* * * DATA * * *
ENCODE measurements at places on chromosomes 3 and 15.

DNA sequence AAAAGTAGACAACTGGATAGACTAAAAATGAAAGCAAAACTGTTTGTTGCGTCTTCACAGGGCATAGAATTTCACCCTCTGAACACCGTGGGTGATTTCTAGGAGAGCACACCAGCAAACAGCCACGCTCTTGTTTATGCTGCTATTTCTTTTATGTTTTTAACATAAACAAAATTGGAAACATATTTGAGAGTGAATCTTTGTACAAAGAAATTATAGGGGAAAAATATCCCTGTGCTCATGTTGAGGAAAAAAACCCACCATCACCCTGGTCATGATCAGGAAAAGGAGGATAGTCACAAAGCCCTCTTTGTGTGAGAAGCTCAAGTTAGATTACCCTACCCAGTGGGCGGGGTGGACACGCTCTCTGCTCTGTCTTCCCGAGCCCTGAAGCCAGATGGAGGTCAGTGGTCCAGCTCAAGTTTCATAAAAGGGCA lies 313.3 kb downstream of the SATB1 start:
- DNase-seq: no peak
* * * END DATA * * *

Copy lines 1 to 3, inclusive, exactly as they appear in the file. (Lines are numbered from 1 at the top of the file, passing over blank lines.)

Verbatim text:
ENCODE measurements at places on chromosomes 3 and 15.

DNA sequence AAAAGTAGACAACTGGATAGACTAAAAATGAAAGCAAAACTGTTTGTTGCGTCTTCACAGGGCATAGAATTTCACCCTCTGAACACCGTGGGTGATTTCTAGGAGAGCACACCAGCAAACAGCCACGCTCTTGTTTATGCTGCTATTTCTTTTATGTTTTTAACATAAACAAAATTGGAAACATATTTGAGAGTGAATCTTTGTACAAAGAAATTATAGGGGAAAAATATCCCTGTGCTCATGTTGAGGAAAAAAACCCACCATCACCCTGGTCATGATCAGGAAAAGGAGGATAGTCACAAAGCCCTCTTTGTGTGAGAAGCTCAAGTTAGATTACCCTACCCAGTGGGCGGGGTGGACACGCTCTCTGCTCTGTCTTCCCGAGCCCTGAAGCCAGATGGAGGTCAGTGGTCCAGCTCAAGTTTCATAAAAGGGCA lies 313.3 kb downstream of the SATB1 start:
- DNase-seq: no peak